Get, Set, Go…Silicon Valley
The write-ups in the American Press, noticing the enthusiasm in techies in the Silicon Valley, CEOs like that of Apple and Facebook and over 40000 residents in and around the valley for the visit of Narendra Modi, said that in years to come and in archived chronicles of India’s External Affairs Ministry and the Prime Minister’s Office (PMO), Narendra Modi’s visit to the United States in 2015 may be known better for his sortie to Silicon Valley.
He is the first Indian PM to zero in on the famed ‘techentrepot’, and only the fourth to visit California. Modi’s Bay Area outreach is threatening to overshadow New Delhi’s substantial engagements in Washington and New York that include business and political discussions between a raft of cabinet officials on both sides, culminating in a meeting between the Prime Minister and President Obama in the Big Apple on September 28. “While the Prime Minister’s scheduled meetings with the cream of Silicon Valley CEOs—including Apple’s Tim Cook, Facebook’s Mark Zuckerberg, Tesla’s Elon Musk—are stealing headlines, New Delhi and Washington are quietly cranking up their geo-political engagement.
“In fact, the annual strategic parleys between the two sides have now been recast as the “strategic and commercial dialogue” to meet the challenge of a $ 500-billion two-way trade target—a figure officials say will be consonant with Washington’s desire to see the rise of India, which it says is in US interest. Current US-India bilateral trade is only in the region of $ 100 billion.”
For this five-fold increase to happen, “new ways and mechanisms have to be found to deepen the engagement,” India’s ambassador to the US, Arun Kumar Singh said while briefing journalists on efforts to ramp up trade in a consistent way rather than having a transactional relationship.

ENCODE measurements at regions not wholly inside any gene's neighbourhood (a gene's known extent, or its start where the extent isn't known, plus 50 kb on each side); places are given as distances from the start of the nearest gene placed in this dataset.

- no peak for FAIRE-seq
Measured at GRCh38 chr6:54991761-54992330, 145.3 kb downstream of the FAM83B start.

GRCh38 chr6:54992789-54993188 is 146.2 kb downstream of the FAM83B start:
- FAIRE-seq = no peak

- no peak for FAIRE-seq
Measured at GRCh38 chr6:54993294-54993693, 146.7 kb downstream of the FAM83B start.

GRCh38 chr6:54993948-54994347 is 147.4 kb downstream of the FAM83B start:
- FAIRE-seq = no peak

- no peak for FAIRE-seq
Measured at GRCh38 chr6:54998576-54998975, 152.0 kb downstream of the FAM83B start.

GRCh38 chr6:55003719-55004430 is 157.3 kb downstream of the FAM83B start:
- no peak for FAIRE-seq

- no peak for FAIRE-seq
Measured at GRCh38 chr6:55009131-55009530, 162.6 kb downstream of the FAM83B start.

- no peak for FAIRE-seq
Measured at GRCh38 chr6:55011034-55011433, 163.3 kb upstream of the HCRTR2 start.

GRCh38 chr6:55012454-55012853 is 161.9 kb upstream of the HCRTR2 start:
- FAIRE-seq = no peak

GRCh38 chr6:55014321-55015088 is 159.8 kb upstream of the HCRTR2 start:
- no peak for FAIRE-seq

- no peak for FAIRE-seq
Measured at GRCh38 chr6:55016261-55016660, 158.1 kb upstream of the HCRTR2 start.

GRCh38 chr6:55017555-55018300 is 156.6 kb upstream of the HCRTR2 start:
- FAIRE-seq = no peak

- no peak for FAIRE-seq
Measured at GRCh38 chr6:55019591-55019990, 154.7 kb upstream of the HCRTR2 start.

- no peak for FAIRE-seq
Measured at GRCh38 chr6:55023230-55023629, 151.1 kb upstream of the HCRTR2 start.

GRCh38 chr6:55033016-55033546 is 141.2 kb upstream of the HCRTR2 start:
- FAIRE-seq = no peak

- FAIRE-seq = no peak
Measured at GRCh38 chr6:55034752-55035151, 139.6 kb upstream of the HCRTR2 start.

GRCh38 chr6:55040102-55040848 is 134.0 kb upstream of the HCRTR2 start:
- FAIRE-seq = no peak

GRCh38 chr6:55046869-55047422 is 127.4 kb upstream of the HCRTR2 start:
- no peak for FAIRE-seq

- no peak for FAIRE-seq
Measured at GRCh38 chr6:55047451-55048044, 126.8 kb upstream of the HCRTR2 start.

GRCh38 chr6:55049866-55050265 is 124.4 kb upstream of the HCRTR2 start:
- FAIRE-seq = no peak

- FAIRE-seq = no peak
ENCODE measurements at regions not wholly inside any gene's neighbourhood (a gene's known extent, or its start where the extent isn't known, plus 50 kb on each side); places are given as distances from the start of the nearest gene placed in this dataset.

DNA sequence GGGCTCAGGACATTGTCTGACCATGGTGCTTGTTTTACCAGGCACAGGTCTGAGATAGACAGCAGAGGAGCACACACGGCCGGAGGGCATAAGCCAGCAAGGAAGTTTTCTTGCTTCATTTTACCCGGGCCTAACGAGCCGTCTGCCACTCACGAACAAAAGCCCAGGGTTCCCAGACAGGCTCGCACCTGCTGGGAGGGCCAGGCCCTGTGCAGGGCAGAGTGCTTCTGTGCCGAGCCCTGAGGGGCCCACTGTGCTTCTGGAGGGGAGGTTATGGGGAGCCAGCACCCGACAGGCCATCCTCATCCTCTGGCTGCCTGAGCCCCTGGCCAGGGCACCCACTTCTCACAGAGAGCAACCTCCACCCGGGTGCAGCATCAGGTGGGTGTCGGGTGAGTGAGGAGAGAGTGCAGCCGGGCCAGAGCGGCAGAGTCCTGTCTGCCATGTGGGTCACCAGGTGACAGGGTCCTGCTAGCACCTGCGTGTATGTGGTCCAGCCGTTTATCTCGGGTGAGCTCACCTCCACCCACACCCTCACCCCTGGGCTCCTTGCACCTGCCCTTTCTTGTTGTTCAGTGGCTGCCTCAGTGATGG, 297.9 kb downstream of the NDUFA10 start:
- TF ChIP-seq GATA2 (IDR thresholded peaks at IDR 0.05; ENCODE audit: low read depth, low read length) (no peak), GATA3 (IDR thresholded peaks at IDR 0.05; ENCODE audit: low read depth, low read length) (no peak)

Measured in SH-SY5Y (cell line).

Ahead of the PM’s arrival in New York on September 23, External Affairs Minister Sushma Swaraj, Commerce Minister Nirmala Sitharaman and Energy Minister Piyush Goyal and other officials will engage with their US counterparts John Kerry, Penny Pritzker and Ernest Moniz in Washington to broaden and deepen bilateral ties.
As an expression of US intent, Vice-president Joe Biden—a possible Presidential candidate—will himself address a US-India business meeting. And soon after his arrival in New York, Modi will meet the cream of American manufacturing giants—executives from 40 companies including GE, Caterpillar, Ford, IBM etc—and top venture capitalists, including honchos from BlackRock, Kohlberg Kravis Roberts and others. The idea, officials say, is to energize the “Make In India” campaign and infuse it with capital and innovation.
“But all this is threatening to be overshadowed by the sheer allure of the digital and social media-savvy Prime Minister’s engagement with Silicon Valley elites.” Pandit Nehru’s San Francisco visit in 1949 predated the birth of Silicon Valley, and Morarji Desai (to Berkeley to receive an award in 1978) and Indira Gandhi (stopover in Los Angeles en route to Hawaii in 1982) made brief visits to California, but the sheer intensity of Modi’s 36 hours engagement with the world’s innovation central is already stealing headlines. Not that the area’s digerati need or read legacy media, but both San Jose Mercury and LA Times have already previewed the visit.
Another unintended victim of Modi’s Silicon Valley stoking: Pakistan, which has been left clamouring for attention on the sidelines of The UN General Assembly, which itself could end up getting a short shrift from New Delhi as it celebrates its 70th anniversary. Unless things change dramatically over the next week, Modi is expected to ignore Pakistani antics at the UN, leaving his External Affairs Minister Sushma Swaraj to deal with it.
We also cannot resist asking where are the India-born US academics who were aggressively advising valley’s executives to not enter into deals with Modi? Possibly hiding from their mentors.